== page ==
Starbucks employees fight for their rights

Malaki Lingg, Contributing Writer

Nationally, the fight for workers’ rights is on the rise. As we recover post-COVID-19 and go through what many call the “Great Resignation,” tensions between employees and corporations are rising, it begs the question: Will unionization be the key to protecting workers’ rights? 

In early February of this year, the first Starbucks in Texas officially filed for unionization right here in San Antonio. Over the past few years, there has been a steadily increasing number of unionization efforts across the nation. There are currently 54 individual Starbucks locations across the country that have officially unionized. Hopefully, this is the start of a trend that will spread through Texas as workers fight to represent themselves. 

Starbucks, as well as many other large companies, has been increasing their apparent anti-union attitudes. Management has required workers to attend anti-union meetings, send texts to associates to dissuade them from unionizing and have opened a webpage in an attempt to persuade employees to say no to unionization. 

Unions, while they protect the interests of the employees, may interfere with an employer’s autonomy or affect them economically. Unions are used to represent and negotiate with employers for better wages, time off and overall better working conditions. 

During the pandemic, Starbucks wrote to many of their employees requesting that they consider taking unpaid leave as many stores were under reduced hours of operation, openly blaming employees for the shorter operation and as of September, they no longer offer free drinks to their baristas during shifts. While it may seem like they are undergoing budget cuts due to revenue loss during the pandemic, that is not necessarily true. During Quarter 4 of 2021, Starbucks had a 31% increase in net profits, yet they have consequently increased their prices three times since October alone. As of last year, the Starbucks CEO, Kevin Johnson, received a 31% raise to a sum of $20.4 million annually. It would take approximately 1.3 million years for a barista employed at Starbucks to earn what he makes in a year.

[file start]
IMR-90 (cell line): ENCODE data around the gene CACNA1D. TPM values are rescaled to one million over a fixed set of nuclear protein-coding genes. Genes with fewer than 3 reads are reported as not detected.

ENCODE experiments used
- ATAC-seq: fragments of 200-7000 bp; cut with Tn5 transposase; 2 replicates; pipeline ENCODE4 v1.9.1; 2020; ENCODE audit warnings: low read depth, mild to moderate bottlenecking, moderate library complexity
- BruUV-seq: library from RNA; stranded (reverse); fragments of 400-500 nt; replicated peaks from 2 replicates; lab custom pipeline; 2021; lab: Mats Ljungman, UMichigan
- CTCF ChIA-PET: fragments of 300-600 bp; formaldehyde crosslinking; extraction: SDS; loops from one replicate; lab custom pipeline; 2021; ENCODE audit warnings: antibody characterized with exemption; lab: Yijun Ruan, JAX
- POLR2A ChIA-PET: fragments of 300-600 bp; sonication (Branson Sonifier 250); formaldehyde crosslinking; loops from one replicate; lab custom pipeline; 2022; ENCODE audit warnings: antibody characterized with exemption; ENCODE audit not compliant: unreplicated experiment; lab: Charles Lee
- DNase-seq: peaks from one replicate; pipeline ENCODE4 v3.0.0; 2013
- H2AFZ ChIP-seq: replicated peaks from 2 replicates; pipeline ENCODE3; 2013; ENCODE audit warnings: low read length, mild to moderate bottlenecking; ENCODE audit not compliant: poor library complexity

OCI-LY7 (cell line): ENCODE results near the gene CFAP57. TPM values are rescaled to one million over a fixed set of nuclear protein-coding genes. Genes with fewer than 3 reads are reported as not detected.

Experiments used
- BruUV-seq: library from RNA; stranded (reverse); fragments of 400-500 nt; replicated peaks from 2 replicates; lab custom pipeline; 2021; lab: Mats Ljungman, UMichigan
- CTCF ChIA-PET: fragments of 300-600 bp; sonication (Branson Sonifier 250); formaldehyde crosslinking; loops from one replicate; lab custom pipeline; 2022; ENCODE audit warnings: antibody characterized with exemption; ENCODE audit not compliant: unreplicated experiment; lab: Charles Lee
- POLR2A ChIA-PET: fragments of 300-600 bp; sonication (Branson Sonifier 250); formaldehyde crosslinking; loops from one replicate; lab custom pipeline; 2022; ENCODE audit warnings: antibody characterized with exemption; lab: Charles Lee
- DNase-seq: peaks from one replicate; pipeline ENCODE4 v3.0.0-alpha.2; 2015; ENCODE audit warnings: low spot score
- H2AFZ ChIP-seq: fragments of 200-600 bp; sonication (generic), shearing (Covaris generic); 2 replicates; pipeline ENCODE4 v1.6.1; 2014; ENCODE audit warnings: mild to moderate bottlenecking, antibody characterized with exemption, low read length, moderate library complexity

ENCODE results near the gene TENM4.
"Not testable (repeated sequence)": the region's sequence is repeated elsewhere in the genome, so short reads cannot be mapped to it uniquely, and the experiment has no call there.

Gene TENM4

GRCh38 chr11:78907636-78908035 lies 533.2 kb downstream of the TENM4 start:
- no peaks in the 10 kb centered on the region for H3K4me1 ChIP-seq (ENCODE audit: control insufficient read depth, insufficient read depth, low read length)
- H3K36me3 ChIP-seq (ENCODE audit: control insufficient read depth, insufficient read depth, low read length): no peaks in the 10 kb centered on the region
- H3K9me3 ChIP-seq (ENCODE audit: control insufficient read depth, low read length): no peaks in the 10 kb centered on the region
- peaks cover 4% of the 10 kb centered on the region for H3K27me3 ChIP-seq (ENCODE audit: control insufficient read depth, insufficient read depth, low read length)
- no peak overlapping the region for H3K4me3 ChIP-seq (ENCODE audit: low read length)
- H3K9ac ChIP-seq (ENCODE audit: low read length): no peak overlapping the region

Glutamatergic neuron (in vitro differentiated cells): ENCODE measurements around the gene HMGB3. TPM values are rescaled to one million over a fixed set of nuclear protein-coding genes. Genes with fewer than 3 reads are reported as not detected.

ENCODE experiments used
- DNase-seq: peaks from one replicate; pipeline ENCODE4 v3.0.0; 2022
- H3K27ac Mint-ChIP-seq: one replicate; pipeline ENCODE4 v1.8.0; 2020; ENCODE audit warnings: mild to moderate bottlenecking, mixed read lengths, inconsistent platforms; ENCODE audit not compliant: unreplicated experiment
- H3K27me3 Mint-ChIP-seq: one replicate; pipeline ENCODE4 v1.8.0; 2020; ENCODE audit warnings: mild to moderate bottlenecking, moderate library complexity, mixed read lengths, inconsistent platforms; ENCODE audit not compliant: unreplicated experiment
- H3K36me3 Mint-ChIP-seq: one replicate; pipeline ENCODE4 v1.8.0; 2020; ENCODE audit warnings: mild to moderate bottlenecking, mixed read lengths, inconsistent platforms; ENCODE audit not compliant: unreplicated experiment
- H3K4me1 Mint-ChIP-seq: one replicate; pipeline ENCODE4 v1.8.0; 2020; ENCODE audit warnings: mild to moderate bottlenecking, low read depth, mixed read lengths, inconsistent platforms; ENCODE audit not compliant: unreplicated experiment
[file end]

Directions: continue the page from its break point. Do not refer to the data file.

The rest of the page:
As the wealth gap increases between corporate America and the working class, companies like Starbucks and Amazon have continuously exhibited their disregard for the rights of their workers. As workers and students, it is vital to protect our rights in the workplace and in our educational settings. Should we trust multinational corporations to protect our rights while they take away our benefits and demonstrate that they only care for their shareholders and executives? Unionization is the ultimate step toward job security, safe environments and protecting workers’ rights.